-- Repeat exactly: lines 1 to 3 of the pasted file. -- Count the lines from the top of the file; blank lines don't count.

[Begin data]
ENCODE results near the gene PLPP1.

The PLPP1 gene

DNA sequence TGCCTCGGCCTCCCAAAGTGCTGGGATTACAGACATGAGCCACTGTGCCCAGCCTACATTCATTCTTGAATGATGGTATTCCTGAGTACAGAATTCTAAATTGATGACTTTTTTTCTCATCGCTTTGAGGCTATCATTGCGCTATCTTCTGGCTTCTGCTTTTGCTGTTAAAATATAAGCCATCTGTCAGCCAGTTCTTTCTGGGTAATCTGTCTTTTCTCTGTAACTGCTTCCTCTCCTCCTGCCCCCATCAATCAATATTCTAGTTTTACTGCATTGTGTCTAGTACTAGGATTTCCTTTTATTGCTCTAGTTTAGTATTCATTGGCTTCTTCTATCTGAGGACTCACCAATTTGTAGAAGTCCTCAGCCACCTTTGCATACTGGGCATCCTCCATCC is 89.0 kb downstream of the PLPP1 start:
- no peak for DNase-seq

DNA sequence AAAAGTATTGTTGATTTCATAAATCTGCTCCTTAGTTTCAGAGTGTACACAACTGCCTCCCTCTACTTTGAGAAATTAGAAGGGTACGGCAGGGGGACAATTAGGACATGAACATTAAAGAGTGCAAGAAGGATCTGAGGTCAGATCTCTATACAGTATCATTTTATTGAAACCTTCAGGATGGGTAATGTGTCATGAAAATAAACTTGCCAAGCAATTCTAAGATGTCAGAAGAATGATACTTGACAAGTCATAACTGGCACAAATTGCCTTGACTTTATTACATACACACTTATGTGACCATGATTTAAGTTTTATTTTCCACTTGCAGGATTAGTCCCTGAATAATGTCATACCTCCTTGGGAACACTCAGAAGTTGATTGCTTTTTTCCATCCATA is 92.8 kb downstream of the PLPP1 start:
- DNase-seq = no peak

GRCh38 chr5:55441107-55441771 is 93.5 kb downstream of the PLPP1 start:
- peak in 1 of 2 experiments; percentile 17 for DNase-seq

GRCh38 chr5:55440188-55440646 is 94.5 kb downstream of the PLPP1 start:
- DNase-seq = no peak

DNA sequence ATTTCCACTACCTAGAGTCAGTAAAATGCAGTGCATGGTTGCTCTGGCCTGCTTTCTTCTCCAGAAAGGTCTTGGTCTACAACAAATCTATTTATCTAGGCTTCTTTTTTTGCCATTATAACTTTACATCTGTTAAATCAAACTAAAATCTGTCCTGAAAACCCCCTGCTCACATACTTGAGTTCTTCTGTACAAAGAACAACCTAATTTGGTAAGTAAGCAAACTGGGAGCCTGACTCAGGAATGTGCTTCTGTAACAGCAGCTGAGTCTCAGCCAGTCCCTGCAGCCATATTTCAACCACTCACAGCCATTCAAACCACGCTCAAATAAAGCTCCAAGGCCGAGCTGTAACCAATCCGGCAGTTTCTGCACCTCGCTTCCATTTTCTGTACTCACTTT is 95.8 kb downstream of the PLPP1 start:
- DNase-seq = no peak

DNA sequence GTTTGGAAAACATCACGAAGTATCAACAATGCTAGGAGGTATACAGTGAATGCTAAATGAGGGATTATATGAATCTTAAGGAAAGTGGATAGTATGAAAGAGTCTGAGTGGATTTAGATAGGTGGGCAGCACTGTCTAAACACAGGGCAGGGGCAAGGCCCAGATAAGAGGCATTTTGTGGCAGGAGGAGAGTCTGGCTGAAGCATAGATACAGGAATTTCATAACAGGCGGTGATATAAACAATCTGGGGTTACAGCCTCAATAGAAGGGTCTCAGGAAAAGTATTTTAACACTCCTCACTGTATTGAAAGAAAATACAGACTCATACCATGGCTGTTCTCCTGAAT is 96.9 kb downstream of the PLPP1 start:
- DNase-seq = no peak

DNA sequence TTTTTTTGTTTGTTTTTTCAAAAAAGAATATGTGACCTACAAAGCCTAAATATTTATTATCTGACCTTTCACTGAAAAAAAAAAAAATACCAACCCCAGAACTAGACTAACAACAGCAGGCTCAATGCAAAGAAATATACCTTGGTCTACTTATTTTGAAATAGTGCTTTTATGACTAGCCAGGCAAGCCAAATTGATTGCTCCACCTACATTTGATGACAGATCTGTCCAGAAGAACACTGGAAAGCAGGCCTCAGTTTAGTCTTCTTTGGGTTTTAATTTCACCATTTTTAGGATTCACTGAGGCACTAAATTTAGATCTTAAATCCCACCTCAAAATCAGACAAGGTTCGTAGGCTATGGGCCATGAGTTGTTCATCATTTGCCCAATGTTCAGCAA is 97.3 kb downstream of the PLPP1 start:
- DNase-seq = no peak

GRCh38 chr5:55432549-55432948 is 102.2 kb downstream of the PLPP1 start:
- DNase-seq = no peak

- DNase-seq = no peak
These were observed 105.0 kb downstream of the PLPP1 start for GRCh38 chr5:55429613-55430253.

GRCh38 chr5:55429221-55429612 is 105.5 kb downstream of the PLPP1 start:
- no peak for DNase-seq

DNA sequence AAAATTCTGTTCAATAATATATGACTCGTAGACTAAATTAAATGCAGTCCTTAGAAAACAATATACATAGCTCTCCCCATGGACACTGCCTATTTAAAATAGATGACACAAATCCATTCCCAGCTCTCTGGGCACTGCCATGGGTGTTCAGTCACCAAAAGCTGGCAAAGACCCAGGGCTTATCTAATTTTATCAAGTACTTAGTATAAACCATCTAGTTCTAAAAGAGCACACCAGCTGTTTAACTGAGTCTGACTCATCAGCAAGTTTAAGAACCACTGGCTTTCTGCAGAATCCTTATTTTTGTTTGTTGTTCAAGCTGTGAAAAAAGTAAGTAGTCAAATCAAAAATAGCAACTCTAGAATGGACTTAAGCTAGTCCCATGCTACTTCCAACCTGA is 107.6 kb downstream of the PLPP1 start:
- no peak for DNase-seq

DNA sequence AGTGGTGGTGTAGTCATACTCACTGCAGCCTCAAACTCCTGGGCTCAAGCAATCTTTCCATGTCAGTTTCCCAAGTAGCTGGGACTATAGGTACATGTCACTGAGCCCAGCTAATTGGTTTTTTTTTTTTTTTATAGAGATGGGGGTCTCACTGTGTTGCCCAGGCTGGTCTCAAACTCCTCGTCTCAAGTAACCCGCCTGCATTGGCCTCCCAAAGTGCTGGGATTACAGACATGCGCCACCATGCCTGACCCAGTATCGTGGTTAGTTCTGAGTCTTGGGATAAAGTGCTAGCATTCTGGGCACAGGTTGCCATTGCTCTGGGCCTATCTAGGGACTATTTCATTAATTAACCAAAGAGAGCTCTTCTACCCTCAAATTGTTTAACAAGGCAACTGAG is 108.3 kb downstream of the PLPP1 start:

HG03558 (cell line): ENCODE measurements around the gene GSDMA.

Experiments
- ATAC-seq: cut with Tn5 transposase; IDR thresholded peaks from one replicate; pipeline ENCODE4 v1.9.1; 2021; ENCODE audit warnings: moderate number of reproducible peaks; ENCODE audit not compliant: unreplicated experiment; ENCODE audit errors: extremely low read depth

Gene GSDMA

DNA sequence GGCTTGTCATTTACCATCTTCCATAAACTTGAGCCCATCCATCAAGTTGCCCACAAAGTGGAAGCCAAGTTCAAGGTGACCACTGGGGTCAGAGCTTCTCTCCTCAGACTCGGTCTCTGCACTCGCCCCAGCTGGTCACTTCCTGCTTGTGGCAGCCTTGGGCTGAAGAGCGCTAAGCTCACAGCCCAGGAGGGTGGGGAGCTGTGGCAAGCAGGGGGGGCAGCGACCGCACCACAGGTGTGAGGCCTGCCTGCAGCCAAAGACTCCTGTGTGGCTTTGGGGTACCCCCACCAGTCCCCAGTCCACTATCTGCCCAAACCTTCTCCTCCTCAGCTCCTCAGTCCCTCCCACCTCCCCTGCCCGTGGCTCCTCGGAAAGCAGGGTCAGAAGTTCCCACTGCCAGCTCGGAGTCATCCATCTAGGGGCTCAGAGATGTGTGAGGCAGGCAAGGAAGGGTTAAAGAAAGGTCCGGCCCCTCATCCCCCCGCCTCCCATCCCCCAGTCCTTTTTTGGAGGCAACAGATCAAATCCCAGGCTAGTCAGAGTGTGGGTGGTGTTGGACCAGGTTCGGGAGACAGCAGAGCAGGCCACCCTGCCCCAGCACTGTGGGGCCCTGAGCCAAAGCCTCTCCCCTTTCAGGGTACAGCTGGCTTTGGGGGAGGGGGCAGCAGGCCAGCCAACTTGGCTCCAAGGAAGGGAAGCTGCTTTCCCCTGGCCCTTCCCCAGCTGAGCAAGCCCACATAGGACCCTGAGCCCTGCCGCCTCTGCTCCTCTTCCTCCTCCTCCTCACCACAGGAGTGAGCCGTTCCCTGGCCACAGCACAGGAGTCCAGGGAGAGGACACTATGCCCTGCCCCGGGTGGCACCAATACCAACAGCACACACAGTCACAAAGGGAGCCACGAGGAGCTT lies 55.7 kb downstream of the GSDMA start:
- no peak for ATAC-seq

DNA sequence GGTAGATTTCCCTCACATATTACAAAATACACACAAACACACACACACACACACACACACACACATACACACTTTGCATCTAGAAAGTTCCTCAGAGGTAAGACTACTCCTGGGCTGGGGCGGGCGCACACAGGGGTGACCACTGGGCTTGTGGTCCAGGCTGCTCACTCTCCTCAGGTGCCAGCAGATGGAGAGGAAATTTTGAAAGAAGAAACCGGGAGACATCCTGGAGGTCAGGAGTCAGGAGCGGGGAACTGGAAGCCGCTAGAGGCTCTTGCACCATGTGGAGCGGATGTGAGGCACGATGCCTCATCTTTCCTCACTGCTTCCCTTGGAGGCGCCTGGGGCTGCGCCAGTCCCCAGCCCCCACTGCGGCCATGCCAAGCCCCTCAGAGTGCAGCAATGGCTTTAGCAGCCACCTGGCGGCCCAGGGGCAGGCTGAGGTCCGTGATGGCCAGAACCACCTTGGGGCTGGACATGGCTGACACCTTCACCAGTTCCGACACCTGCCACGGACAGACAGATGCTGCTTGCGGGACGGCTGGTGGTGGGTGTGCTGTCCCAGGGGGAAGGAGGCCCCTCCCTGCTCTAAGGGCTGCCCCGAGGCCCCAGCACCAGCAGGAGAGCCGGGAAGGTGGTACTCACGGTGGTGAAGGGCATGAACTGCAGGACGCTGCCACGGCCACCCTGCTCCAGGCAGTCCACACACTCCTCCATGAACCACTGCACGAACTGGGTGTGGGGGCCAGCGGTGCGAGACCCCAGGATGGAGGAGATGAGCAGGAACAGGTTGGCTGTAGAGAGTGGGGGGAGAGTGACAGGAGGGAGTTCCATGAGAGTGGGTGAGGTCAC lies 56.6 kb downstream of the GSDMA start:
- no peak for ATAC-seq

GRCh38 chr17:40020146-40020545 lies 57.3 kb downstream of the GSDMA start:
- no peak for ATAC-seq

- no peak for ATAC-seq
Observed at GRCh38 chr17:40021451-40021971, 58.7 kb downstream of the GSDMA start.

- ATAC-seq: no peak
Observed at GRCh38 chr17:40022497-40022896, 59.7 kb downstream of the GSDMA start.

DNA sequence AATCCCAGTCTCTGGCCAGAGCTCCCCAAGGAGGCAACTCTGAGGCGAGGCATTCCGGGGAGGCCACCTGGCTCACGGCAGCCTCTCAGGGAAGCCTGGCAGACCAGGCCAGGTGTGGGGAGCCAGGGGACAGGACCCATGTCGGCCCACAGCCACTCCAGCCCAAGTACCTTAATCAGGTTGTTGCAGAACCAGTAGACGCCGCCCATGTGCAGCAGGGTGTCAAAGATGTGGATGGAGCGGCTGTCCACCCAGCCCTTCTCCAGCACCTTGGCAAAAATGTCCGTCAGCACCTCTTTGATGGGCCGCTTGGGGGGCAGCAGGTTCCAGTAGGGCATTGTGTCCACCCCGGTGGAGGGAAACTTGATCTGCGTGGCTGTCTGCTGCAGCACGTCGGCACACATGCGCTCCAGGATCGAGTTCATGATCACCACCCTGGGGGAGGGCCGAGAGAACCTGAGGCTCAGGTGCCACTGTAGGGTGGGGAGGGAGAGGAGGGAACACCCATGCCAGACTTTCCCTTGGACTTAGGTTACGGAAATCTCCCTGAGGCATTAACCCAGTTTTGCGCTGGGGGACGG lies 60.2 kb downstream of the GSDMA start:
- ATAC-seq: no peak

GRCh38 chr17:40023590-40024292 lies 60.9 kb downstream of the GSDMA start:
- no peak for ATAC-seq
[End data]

ENCODE results near the gene PLPP1.

The PLPP1 gene

DNA sequence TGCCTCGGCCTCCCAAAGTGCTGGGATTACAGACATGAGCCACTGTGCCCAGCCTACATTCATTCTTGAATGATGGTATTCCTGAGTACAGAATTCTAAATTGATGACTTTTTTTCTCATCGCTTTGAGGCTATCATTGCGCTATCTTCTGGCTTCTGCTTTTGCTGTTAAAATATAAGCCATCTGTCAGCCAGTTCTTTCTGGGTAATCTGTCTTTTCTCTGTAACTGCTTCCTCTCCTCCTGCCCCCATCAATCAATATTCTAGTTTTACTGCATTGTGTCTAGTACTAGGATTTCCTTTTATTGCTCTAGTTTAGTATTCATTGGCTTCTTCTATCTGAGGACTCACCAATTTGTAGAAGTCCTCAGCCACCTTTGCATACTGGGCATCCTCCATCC is 89.0 kb downstream of the PLPP1 start: